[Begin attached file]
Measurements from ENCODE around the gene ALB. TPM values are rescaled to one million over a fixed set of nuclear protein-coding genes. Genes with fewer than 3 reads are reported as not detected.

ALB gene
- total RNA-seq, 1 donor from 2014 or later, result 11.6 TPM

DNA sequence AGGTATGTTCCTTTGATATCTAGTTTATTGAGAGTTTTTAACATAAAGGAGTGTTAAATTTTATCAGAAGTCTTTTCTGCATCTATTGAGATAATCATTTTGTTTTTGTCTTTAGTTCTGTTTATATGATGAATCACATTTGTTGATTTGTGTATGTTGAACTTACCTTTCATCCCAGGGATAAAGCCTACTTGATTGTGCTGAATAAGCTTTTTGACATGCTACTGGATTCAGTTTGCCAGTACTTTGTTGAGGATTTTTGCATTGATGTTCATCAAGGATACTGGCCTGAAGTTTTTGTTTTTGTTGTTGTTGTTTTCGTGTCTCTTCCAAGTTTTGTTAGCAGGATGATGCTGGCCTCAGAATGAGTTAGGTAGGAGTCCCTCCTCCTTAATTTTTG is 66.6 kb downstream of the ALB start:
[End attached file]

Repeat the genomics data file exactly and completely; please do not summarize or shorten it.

Measurements from ENCODE around the gene ALB. TPM values are rescaled to one million over a fixed set of nuclear protein-coding genes. Genes with fewer than 3 reads are reported as not detected.

ALB gene
- total RNA-seq, 1 donor from 2014 or later, result 11.6 TPM

DNA sequence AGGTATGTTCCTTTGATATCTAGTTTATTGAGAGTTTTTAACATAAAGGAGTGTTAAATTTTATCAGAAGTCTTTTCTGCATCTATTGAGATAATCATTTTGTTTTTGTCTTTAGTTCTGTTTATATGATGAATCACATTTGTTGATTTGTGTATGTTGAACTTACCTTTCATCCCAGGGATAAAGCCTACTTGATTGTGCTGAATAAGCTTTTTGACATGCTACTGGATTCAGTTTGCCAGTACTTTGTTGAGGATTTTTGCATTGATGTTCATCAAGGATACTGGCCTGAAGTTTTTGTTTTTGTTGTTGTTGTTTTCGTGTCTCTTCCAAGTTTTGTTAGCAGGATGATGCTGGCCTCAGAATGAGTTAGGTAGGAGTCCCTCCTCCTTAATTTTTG is 66.6 kb downstream of the ALB start: